Quiet on the way home, reflecting. It’s only when I reached my house and tried to sleep that I realised the adrenalin was still pumping through my veins in overdose proportions. What is it about this club that makes grown men dance around their living room, in the dark, at 1am, laughing silently, just laughing and laughing. It’s the Champions League and it’s real.
8 thoughts on “Spurs v Young Boys: Dancing in the Dark”
You sure it wasn’t the six pints of ‘wife beater’?
No. There are no excuses…
I’m a middle aged Stepney born Spurs fanatic who now lives in Scandanavia.
Thanks to modern technology, I was able to watch, dance, and laugh until the early hours also.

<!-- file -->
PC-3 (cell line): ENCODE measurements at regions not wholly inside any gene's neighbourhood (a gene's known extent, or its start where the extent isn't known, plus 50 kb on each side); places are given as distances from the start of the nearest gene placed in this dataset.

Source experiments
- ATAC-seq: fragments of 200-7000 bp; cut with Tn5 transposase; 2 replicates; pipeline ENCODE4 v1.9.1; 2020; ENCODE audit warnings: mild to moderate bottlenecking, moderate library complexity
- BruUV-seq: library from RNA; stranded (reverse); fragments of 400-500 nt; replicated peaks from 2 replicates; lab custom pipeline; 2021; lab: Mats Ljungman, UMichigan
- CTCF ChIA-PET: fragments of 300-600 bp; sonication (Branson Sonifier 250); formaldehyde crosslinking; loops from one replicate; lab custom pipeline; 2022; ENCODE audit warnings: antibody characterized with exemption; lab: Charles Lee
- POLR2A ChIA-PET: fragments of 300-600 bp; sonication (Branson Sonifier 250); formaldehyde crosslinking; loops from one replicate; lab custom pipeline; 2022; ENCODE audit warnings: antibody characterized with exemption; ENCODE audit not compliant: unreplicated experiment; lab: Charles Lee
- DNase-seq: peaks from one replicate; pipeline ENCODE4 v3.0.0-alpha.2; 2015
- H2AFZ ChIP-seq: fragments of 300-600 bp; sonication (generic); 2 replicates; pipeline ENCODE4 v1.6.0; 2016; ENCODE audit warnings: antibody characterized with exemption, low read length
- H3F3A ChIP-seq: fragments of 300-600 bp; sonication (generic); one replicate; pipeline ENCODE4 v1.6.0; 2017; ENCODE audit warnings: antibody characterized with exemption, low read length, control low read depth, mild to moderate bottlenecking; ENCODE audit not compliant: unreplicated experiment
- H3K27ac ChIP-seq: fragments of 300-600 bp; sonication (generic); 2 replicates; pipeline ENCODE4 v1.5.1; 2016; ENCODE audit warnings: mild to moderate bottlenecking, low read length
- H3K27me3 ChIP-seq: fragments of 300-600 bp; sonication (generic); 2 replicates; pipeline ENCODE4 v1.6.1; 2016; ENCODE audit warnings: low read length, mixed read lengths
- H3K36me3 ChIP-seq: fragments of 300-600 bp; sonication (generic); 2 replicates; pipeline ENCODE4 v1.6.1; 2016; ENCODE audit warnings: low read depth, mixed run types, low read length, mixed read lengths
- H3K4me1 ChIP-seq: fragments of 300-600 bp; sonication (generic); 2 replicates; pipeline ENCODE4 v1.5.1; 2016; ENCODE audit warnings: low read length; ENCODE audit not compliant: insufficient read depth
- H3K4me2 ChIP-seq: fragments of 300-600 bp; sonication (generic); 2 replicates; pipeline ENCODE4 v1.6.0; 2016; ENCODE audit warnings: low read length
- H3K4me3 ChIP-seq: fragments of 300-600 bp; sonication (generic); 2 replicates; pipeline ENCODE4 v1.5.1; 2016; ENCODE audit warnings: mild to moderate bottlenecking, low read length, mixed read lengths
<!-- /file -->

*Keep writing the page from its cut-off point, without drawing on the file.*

There is a small house in Stockholm that will be forever Tottenham.
Cheers for commenting Greg, nice to hear from you.
Really nicely shaped and written Alan.
I like the focus on the jacket as a way in,on the way in as it were.
We are all absolutely pathetic aren’t we?
The Missis is quite right.
‘Not another big one Jimmy, surely’
‘No I mean it this time luv. This really is the big one tonight’
But she knows that beating Wigan convincingly tomorrow is just as crucial, but nowhere near as big obviously.
Thanks Jim,sometimes it’s the little things…
Watch out, though, sounds like you have the early stages of a dose of the Garth Crooks, ‘it’s a big, big, big game today’…
Glory, glory nights return to the Lane!!!!!! Right where they should be!
That booing yesterday. All sounded a bit plastic to me.
All these years of making fun of the sky4 fans and now we do it ourselves.
Sack the board, sack the manager, sack the players, boo the team… that is not the way it should be after you have just had your best success in years.